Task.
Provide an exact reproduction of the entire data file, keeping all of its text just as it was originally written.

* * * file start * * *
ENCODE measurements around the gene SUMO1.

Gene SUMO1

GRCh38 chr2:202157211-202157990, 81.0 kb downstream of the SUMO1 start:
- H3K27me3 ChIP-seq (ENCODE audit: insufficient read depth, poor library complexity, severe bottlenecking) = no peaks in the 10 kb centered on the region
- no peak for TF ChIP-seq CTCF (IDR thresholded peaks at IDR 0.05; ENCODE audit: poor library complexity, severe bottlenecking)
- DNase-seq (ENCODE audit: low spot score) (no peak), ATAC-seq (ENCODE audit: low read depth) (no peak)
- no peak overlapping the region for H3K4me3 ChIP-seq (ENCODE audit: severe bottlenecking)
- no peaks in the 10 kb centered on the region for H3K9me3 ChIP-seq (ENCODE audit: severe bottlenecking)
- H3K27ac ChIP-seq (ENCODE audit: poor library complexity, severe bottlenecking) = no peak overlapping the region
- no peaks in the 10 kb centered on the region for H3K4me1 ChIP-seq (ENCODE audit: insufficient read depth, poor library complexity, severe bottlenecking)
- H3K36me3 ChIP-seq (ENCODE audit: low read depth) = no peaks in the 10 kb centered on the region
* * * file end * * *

ENCODE measurements around the gene SUMO1.

Gene SUMO1

GRCh38 chr2:202157211-202157990, 81.0 kb downstream of the SUMO1 start:
- H3K27me3 ChIP-seq (ENCODE audit: insufficient read depth, poor library complexity, severe bottlenecking) = no peaks in the 10 kb centered on the region
- no peak for TF ChIP-seq CTCF (IDR thresholded peaks at IDR 0.05; ENCODE audit: poor library complexity, severe bottlenecking)
- DNase-seq (ENCODE audit: low spot score) (no peak), ATAC-seq (ENCODE audit: low read depth) (no peak)
- no peak overlapping the region for H3K4me3 ChIP-seq (ENCODE audit: severe bottlenecking)
- no peaks in the 10 kb centered on the region for H3K9me3 ChIP-seq (ENCODE audit: severe bottlenecking)
- H3K27ac ChIP-seq (ENCODE audit: poor library complexity, severe bottlenecking) = no peak overlapping the region
- no peaks in the 10 kb centered on the region for H3K4me1 ChIP-seq (ENCODE audit: insufficient read depth, poor library complexity, severe bottlenecking)
- H3K36me3 ChIP-seq (ENCODE audit: low read depth) = no peaks in the 10 kb centered on the region